Otto Gotlieb – Scroll Text Order of the Maunche

By Aneleda Falconbridge with apologies to Walther von der Vogelweide.

Scroll for Otto Gotlieb's Order of the Maunche, illumination and calligraphy by Master Ed MacGyver.
Scroll for Otto Gotlieb’s Order of the Maunche, illumination and calligraphy by Master Ed MacGyver.


When from the bung the ale dost spring
foam head to meet the sun’s bright ray,
when people glass in hand do sing
and all the morning toast, they say –
What lovelier than the prospect there?
Can earth boast any thing more fair?
To Us it seems an almost heaven
so beauteous to Our lips that sparkling drought is given.

And when Otto Gotlieb, chaste and fair,
noble, and clad in good attire
walks through the throng with Krafthaus beer – right there
then what could We do but to admire?
What else boasts he in his display?
What hast thou beautiful and gay
compared with that supreme delight?
By Frieboug Bächle walk for hours, and drink his gruit bier bright!

Wouldst thou believe Us – come and place
before thee all this fine purvey
then look to the Maunche Order’s space
For which is best and brightest? say:
carmel wort of sweet Sah’tea, fine
Kolsh, braggot, ende de welt, all thine
And say, ‘Choose of thy beauties? Nay.
Rather We would taste of them all, and with good drink Our thirst allay.’

Thus We, Gregor Rex and Kiena Regina, raise a glass and name Otto Gotlieb a Companion of Our Order of the Maunche, at the Great Northeastern War in the Province of Malagentia, ASXLII, on the thirteenth of July on the feast of St. Silas.


This text was based on a translated German poem by Walther von der Vogelwiede, as the piece was from the same time period as Otto’s persona. Otto says about his own persona that he was “born in 13th century Freiburg to noble merchant parents. Count Egino II has been talking about raising taxes and making changes to our established rights. The people of Freiburg are restless.”

As he is from Friebourg, I tried to include some things about the city – like the Freiburg Bächle – small water-filled runnels which wend through the old city. They are ancient.

I also included specific brews he has made which are German or period, which discuss his art.

When From The Sod The Flow’rets Spring

When from the sod the flow’rets spring,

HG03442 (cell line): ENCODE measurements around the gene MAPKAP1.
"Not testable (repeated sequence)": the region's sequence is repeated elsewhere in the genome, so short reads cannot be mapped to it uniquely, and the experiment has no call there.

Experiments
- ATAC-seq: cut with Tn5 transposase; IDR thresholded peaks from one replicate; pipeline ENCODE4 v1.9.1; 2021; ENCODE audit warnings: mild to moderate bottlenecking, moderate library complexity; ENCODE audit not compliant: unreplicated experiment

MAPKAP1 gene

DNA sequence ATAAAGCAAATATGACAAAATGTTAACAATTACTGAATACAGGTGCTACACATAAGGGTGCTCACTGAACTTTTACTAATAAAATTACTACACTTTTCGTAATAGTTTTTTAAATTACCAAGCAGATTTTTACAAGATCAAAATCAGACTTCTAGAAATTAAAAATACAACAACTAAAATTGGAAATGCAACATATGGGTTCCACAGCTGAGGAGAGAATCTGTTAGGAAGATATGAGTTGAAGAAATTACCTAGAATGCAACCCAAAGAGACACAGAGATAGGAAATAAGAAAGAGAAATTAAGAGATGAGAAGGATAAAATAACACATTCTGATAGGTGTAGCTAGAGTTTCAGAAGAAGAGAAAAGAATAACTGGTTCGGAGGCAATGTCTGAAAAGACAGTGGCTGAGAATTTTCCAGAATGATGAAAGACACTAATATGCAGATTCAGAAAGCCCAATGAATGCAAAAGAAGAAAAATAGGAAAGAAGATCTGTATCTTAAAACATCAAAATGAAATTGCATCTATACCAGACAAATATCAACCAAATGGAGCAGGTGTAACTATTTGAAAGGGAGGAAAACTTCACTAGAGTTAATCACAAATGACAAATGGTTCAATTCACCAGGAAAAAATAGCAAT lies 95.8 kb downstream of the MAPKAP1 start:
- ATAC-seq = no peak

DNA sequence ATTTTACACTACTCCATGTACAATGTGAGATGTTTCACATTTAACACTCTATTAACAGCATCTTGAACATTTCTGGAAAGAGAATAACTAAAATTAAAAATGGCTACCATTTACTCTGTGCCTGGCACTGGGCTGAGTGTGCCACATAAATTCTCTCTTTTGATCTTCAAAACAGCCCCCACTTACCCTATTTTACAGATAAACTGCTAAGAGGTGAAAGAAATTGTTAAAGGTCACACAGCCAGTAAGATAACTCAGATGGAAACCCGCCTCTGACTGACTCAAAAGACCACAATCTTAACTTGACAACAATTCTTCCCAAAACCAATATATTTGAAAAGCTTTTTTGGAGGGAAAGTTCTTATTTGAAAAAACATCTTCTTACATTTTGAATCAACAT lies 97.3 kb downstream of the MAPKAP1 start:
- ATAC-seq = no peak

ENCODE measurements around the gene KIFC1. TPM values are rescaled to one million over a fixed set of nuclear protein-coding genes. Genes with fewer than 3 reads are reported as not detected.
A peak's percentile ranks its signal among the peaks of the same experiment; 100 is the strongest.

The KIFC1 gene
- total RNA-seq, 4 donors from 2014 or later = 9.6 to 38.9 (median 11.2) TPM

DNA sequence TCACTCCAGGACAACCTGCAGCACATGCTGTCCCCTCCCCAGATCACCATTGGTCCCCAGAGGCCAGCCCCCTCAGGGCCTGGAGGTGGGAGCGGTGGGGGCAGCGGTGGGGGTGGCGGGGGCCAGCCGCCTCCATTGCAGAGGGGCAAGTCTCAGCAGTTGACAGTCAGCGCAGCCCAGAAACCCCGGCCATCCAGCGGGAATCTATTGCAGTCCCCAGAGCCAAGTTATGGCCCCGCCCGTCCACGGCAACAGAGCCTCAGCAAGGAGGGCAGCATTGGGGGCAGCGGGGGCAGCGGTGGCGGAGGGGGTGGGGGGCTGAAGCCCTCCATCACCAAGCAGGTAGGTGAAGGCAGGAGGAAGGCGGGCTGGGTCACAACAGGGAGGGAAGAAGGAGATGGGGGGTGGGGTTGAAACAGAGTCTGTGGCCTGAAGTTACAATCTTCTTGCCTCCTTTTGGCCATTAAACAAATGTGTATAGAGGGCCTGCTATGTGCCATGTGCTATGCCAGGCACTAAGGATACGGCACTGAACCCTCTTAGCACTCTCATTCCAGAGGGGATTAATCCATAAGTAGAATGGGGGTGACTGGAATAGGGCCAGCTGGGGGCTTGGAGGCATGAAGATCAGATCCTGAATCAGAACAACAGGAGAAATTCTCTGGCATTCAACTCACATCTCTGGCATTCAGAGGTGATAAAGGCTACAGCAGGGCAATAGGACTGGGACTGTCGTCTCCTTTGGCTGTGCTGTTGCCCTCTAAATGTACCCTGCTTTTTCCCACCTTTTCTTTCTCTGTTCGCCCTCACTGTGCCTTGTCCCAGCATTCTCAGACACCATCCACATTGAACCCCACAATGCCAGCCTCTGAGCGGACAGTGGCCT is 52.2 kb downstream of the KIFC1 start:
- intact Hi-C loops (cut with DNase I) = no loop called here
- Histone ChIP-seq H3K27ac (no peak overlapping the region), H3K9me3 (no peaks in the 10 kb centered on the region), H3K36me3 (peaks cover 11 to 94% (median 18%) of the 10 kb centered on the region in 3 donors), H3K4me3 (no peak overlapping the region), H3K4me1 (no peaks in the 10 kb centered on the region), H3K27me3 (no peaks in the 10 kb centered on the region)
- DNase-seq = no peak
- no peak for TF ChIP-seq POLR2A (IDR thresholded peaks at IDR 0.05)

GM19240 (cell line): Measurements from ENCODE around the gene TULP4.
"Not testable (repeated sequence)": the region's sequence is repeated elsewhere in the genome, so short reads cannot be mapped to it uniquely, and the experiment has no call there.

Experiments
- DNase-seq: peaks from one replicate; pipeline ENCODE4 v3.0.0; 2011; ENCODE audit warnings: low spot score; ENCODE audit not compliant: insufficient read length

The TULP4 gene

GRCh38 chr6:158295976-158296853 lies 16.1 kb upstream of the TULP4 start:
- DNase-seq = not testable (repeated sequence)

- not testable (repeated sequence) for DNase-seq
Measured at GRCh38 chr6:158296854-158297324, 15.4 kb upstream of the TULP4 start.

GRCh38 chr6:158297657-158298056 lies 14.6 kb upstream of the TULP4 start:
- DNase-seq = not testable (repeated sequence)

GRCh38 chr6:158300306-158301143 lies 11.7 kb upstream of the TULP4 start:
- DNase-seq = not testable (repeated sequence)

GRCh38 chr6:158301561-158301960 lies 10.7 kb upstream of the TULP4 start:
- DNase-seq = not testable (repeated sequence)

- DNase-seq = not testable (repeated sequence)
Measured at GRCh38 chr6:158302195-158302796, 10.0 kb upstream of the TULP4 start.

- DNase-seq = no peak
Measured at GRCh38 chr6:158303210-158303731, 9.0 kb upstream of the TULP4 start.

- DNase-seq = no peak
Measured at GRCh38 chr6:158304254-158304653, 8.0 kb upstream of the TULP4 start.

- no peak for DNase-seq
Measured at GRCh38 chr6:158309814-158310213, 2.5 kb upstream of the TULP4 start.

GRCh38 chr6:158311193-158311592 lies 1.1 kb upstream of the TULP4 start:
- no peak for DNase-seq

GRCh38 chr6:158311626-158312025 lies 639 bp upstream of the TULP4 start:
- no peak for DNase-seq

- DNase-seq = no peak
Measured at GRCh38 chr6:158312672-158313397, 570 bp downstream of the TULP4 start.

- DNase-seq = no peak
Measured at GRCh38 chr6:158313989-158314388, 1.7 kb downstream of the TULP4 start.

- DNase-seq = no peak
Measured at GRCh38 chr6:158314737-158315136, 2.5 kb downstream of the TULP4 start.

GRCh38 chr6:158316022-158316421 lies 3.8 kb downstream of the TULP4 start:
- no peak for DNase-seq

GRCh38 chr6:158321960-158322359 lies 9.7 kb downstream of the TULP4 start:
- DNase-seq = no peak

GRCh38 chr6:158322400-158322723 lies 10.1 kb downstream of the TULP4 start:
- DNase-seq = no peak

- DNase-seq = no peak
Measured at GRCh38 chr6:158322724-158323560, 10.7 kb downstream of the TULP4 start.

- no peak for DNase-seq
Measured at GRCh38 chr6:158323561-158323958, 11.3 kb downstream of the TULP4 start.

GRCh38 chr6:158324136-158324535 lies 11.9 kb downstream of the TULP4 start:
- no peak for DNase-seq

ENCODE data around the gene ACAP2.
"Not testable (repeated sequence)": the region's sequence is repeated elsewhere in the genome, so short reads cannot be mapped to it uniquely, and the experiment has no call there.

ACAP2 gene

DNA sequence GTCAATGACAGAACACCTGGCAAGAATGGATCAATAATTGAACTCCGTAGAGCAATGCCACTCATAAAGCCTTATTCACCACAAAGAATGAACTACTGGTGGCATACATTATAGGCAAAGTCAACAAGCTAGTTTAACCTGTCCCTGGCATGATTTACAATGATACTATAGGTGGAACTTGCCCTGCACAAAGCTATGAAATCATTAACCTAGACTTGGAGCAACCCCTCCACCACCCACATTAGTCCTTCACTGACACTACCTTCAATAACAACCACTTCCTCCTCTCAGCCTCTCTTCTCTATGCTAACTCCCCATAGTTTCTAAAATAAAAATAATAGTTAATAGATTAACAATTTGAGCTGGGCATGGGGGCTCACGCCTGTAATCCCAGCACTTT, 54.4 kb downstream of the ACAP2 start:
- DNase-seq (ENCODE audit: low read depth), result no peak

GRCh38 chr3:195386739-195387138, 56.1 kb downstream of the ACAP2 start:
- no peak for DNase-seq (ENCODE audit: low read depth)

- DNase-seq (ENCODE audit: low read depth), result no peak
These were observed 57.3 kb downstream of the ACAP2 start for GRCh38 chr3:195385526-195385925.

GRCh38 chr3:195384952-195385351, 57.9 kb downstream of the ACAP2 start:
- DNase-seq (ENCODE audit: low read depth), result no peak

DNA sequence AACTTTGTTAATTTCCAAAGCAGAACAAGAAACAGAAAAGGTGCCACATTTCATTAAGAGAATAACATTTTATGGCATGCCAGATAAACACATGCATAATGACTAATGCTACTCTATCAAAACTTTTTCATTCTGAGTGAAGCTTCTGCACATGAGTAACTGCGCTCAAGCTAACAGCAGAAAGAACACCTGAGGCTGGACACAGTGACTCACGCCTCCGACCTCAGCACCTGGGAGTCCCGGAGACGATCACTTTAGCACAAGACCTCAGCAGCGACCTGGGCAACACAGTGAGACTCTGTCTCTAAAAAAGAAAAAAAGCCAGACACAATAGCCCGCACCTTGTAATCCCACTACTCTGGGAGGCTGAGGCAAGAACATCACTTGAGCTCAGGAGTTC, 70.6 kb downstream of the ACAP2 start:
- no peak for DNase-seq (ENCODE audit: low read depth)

And smile to meet the sun’s bright ray,
When birds their sweetest carols sing
In all them morning pride of May,
What lovelier than the prospect there?
Can earth boast any thing more fair?
To me it seems an almost heaven,
So beauteous to my eyes that vision bright is given.

But when a lady, chaste and fair,
Noble, and clad in rich attire,
Walks through the throng with gracious air,
As sun that bids the stars retire,–
Then, where are all thy boastings, May?
What hast thou beautiful and gay
Compared with that supreme delight?
We leave thy loveliest flowers, and watch that lady bright.

Wouldst thou believe me,– come and place
Before thee all this pride of May;
Then look but on my lady’s face,
And, which is best and brightest? say:
For me, how soon (if choice were mine)
This would I take, and that resign!
And say, “Though sweet thy beauties, May!
I’d rather forfeit all than lose my lady gay.”

(In German)

So die bluomen us dem grase dringent,
Sam si lachen gegen den spilnden sunnen
In einem meien an dem morgen fruo,
Und die kleinen vogellin wol singent
In ir besten wise die si kunnen,
Wunne kan sich da gelichen zuo?

Lord Gwillim Kynith Maunche

Y gwaith a ganmol y gweithiwr.  Cyfoeth pob crefft.*

Fine tokens come from this one’s hand,
His graceful talents in demand.
Bursting from within,
Joyful is our din
Lauds begin through the land.

Now gather Maunche Companions here
for Gwillim Kynith, whose career
brings forth attention
and with contention
ascension with much cheer.

Steady his hand paints glass so red
A hundred men have ate his bread,
Delights us to sing
As sounds soft lute string.
Dancers spring at his tread.

Many find his most pleasant brew
Inspires fine tales both old and new
Which he could transcribe.
But dance and imbibe
and ascribe him his due.

There is no greater thing than art
to wound or soothe, its gifts impart.
One who can so ply
May on art rely
to comply from the start.